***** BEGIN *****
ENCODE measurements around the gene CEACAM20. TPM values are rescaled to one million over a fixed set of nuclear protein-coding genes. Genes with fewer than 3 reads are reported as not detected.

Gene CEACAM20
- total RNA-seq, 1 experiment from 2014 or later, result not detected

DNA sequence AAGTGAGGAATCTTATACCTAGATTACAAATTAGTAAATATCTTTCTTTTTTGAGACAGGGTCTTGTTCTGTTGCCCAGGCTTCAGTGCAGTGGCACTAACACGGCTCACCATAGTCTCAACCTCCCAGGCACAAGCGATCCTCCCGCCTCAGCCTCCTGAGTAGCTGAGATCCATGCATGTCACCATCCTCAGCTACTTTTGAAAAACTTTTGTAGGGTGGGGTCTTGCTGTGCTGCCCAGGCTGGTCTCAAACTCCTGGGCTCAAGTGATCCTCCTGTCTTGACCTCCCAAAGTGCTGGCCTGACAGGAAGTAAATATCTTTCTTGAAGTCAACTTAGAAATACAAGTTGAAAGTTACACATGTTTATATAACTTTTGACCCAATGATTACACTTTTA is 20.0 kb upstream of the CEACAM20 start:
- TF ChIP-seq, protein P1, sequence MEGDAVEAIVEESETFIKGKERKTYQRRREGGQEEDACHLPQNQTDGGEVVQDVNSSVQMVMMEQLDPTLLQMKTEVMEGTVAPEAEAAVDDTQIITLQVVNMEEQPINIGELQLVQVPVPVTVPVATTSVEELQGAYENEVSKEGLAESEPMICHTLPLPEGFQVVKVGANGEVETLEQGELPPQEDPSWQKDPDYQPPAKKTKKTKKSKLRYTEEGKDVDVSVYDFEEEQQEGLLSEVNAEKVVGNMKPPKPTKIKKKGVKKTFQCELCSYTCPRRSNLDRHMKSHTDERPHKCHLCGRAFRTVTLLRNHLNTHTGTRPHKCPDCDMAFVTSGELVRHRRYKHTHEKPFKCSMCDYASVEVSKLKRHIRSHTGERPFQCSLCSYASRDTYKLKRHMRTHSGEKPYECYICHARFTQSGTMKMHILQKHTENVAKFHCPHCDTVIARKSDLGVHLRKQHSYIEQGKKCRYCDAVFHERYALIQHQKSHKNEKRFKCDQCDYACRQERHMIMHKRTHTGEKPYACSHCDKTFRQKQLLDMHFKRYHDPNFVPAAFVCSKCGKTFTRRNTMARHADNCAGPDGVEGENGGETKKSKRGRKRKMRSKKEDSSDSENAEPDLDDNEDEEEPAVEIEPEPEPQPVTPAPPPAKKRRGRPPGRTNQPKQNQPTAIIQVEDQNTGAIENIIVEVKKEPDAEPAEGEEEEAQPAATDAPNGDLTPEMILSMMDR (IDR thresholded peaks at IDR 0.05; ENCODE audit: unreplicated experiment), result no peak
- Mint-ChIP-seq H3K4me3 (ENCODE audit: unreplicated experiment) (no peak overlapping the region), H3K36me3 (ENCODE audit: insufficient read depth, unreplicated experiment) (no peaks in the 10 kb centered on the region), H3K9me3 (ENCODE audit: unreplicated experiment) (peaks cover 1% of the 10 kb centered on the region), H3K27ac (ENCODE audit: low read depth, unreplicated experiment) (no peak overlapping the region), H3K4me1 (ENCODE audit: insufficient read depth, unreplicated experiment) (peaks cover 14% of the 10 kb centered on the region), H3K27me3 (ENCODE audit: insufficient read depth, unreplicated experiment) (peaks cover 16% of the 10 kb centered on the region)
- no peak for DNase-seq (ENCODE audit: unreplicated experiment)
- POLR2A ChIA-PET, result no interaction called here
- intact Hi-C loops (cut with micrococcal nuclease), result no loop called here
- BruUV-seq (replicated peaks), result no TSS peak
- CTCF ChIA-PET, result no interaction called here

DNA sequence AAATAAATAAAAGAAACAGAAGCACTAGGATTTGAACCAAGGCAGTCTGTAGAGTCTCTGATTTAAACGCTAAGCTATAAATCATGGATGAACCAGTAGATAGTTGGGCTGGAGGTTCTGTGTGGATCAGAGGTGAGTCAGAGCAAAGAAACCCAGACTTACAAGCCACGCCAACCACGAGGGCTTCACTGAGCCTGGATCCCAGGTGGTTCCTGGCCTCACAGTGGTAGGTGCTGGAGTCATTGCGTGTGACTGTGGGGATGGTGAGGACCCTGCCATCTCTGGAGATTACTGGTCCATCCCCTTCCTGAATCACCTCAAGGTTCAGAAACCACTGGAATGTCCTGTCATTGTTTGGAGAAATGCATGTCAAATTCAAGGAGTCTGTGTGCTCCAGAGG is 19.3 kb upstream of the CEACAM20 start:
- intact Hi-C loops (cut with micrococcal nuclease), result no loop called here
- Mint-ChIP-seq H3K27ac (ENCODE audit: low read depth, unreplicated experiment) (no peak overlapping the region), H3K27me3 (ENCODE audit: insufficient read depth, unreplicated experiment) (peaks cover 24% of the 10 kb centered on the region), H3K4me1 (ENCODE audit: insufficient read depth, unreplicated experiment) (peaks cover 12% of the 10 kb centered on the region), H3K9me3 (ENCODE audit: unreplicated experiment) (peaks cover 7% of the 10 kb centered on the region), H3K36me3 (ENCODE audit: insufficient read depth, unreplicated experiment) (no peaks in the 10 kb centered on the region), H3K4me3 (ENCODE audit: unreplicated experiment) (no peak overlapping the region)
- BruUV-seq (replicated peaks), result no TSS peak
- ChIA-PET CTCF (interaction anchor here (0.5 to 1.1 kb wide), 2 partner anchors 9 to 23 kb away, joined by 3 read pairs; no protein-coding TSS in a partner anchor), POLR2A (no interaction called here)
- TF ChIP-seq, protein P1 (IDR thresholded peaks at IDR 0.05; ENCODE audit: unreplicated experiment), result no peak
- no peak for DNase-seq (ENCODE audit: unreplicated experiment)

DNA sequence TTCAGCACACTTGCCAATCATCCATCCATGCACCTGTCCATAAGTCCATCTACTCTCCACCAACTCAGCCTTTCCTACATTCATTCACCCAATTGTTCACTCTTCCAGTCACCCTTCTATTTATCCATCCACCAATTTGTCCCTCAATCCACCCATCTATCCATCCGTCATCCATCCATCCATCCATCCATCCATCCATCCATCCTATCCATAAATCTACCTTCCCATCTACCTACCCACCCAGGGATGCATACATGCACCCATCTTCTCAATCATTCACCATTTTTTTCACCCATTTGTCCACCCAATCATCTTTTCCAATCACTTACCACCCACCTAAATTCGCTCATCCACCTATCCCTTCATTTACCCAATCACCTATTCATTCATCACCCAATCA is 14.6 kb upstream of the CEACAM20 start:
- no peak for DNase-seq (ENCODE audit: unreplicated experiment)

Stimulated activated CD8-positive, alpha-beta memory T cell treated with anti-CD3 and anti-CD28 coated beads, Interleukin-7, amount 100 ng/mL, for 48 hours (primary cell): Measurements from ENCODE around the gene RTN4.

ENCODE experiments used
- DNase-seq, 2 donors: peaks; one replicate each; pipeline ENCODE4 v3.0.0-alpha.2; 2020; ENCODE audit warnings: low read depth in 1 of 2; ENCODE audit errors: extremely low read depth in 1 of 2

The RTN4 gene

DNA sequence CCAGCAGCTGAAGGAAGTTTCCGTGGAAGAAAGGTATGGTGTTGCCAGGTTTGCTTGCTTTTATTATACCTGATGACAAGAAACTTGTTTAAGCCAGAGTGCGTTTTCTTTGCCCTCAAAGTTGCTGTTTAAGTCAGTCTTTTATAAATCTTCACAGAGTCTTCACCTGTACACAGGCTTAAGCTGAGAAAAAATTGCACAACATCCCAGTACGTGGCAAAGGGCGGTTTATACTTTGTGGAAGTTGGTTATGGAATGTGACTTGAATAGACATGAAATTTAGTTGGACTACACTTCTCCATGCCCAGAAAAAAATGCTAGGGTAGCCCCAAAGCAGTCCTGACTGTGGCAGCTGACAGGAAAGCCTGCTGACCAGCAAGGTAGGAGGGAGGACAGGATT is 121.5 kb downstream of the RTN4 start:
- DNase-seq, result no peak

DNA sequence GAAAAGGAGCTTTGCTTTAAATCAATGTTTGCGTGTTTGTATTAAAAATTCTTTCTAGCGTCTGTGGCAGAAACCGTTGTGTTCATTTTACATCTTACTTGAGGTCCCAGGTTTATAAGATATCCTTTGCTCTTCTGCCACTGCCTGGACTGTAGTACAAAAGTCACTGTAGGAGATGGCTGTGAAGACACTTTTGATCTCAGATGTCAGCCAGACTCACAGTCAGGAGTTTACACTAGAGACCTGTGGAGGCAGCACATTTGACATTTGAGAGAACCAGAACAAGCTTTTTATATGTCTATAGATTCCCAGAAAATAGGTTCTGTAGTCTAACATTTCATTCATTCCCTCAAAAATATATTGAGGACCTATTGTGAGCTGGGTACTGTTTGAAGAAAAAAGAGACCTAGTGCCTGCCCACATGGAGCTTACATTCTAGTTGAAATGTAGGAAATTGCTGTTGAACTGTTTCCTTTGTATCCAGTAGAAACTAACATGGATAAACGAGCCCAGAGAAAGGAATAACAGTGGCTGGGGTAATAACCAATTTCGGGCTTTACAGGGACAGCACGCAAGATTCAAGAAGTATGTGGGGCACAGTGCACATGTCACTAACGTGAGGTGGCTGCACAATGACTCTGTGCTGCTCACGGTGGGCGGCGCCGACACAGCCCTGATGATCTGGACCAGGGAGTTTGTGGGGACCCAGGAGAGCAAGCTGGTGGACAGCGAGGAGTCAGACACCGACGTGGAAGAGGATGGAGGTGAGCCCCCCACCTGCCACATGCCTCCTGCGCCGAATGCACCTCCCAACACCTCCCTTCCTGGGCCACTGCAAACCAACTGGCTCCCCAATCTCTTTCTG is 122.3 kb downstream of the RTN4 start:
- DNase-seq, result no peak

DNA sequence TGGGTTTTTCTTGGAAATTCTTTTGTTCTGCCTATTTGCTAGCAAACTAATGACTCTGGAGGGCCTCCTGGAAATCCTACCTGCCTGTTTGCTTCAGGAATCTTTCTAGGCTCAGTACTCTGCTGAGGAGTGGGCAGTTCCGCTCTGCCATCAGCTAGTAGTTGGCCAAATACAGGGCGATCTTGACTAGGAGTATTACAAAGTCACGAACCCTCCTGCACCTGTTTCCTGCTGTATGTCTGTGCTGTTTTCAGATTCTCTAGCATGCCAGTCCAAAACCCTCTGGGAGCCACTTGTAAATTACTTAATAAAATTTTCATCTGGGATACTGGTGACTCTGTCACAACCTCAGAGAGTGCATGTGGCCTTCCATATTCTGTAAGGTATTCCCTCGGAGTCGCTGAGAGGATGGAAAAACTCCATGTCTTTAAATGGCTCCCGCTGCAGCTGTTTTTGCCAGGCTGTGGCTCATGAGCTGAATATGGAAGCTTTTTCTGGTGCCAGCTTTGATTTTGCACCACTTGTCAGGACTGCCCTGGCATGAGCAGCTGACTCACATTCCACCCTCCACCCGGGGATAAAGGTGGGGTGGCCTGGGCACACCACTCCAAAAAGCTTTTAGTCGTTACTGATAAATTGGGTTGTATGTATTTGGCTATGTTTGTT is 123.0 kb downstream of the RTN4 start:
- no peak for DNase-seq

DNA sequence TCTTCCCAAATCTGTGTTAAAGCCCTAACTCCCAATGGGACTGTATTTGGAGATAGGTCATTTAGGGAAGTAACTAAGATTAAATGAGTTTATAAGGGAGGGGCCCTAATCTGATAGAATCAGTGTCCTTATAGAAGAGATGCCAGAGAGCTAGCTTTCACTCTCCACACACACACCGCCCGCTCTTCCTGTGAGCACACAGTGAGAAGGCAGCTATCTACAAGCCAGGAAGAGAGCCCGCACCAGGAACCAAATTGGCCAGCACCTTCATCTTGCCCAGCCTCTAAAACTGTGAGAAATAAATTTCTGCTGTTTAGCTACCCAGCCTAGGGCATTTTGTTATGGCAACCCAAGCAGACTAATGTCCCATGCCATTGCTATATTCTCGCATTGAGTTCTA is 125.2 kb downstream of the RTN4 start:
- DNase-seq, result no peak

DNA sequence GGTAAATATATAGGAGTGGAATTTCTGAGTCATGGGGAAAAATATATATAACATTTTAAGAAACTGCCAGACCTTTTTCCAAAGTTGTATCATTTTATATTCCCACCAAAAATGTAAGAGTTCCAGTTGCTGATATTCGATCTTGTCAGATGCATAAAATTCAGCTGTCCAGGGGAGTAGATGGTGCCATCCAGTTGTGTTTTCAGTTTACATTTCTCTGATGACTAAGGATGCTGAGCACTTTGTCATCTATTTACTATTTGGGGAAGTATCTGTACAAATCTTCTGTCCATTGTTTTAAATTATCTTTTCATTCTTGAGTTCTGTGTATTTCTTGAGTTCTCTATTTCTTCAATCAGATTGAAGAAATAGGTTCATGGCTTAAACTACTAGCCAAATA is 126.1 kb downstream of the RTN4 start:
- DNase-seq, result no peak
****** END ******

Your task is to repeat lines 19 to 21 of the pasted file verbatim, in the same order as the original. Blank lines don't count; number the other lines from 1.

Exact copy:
DNA sequence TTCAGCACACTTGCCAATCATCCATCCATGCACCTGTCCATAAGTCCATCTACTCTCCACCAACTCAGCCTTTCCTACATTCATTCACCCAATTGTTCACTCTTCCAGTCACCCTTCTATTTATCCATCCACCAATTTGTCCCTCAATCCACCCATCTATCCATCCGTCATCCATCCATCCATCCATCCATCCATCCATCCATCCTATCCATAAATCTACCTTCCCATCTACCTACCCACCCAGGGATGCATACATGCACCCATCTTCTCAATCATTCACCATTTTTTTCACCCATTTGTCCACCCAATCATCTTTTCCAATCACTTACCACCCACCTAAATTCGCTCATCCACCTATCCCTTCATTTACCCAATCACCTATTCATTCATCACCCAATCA is 14.6 kb upstream of the CEACAM20 start:
- no peak for DNase-seq (ENCODE audit: unreplicated experiment)

Stimulated activated CD8-positive, alpha-beta memory T cell treated with anti-CD3 and anti-CD28 coated beads, Interleukin-7, amount 100 ng/mL, for 48 hours (primary cell): Measurements from ENCODE around the gene RTN4.